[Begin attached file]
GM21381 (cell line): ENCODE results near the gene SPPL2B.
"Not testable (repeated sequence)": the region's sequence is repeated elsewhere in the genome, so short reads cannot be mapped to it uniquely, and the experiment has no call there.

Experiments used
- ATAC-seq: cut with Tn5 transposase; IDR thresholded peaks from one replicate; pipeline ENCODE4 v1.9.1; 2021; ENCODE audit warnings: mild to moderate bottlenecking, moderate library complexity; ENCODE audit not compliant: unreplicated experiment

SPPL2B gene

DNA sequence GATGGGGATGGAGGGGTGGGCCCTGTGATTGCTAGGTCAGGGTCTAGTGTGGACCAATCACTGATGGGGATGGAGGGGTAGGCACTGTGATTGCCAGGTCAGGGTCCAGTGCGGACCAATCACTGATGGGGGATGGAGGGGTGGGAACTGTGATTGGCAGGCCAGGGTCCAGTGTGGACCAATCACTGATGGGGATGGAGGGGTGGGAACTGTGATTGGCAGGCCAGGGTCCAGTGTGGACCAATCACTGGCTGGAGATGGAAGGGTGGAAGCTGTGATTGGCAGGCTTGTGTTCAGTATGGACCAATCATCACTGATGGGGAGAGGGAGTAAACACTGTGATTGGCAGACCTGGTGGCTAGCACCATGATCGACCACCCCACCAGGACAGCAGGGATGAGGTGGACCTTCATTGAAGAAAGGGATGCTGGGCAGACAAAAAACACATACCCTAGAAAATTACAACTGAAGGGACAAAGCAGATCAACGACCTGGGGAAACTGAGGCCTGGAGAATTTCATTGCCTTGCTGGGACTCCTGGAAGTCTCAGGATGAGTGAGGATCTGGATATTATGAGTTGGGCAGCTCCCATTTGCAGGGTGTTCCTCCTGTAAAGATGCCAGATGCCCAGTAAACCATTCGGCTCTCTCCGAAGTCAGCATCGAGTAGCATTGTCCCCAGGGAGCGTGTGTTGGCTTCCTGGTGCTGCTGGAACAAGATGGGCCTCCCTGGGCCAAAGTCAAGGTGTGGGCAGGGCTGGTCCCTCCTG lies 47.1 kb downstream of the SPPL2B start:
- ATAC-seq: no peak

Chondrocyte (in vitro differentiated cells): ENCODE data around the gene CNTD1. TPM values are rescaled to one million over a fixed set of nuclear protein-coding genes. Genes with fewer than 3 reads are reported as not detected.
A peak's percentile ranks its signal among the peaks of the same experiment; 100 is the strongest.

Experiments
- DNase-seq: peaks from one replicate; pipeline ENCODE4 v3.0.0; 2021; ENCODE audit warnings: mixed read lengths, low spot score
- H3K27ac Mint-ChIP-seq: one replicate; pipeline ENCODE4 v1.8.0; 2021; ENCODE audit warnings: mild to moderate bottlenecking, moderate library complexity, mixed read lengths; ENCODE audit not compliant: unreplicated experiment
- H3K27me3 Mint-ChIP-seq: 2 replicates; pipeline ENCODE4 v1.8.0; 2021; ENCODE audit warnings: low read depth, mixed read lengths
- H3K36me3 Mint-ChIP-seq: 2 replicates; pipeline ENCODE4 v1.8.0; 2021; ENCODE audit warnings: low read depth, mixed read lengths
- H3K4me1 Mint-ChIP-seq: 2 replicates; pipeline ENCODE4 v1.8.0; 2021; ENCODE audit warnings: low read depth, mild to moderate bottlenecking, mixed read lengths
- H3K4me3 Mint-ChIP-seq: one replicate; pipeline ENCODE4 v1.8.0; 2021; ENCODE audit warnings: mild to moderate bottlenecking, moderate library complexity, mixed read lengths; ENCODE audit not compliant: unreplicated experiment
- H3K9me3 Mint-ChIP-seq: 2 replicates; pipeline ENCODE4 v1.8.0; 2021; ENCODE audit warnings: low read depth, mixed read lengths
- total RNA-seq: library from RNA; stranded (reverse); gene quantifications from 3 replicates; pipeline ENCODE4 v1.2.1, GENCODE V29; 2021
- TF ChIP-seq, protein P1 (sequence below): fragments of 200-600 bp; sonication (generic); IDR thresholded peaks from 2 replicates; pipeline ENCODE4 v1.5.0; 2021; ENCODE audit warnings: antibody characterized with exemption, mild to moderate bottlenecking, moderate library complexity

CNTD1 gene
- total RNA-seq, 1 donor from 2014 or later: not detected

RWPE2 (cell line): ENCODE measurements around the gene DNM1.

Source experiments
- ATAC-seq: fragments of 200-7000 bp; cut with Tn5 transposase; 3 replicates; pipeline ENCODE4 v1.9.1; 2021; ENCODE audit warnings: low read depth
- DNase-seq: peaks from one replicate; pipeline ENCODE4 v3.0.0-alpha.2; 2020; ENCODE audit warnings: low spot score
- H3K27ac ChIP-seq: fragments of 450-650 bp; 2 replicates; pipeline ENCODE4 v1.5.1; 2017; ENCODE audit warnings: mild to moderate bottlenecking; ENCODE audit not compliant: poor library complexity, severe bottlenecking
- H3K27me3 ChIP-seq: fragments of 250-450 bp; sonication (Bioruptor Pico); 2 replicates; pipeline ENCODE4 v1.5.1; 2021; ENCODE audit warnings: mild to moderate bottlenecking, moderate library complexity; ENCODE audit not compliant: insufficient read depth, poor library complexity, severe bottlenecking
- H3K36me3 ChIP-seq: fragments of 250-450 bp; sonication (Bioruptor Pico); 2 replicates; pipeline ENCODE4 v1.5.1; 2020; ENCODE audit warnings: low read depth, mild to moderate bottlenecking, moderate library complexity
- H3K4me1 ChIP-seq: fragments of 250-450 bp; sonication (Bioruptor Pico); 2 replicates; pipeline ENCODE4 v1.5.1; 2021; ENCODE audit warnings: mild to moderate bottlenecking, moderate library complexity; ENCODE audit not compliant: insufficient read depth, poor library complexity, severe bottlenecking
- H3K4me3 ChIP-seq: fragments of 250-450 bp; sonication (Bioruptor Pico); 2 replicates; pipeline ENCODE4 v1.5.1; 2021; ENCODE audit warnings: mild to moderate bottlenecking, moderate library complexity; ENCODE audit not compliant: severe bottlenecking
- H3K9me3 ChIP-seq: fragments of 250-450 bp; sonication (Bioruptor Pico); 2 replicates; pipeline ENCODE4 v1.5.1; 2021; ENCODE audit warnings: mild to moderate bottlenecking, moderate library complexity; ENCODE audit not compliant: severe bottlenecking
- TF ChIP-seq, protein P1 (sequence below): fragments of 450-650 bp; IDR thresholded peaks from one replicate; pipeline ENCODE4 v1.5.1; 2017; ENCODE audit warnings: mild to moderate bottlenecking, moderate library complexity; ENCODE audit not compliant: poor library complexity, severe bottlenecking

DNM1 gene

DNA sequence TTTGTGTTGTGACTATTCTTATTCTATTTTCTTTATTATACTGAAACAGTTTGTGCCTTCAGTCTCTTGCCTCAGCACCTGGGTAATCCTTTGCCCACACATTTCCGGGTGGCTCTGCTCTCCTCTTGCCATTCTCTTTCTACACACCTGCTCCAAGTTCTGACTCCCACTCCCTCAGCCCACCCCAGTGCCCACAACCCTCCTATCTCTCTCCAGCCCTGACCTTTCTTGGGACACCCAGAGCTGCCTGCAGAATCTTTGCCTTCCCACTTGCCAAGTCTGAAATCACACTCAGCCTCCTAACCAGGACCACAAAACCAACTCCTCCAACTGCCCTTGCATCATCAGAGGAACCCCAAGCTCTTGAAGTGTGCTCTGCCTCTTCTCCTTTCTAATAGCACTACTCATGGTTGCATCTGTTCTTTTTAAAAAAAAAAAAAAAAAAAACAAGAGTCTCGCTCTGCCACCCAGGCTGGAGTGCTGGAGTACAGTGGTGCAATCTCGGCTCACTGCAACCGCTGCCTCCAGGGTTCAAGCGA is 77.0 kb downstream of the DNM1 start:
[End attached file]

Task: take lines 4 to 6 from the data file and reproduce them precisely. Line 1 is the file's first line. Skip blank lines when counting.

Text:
- ATAC-seq: cut with Tn5 transposase; IDR thresholded peaks from one replicate; pipeline ENCODE4 v1.9.1; 2021; ENCODE audit warnings: mild to moderate bottlenecking, moderate library complexity; ENCODE audit not compliant: unreplicated experiment

SPPL2B gene

DNA sequence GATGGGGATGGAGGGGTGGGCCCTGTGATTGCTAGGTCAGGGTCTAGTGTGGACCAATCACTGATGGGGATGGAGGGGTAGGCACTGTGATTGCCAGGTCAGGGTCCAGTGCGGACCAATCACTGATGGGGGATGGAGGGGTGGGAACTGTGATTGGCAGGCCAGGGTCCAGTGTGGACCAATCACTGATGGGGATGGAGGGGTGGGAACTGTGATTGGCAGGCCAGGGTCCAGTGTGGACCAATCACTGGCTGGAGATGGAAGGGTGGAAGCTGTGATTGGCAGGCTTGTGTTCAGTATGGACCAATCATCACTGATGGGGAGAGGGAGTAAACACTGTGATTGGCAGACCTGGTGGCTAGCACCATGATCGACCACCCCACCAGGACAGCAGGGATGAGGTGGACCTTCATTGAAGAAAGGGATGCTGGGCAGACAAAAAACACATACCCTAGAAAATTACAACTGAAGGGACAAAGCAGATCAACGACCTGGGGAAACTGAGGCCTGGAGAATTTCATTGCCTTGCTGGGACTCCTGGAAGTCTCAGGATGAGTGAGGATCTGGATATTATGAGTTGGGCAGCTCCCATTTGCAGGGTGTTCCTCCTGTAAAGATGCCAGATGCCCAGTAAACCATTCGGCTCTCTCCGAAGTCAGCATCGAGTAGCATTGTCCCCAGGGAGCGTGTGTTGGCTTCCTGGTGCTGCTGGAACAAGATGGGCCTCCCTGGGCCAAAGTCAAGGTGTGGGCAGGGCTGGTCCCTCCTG lies 47.1 kb downstream of the SPPL2B start: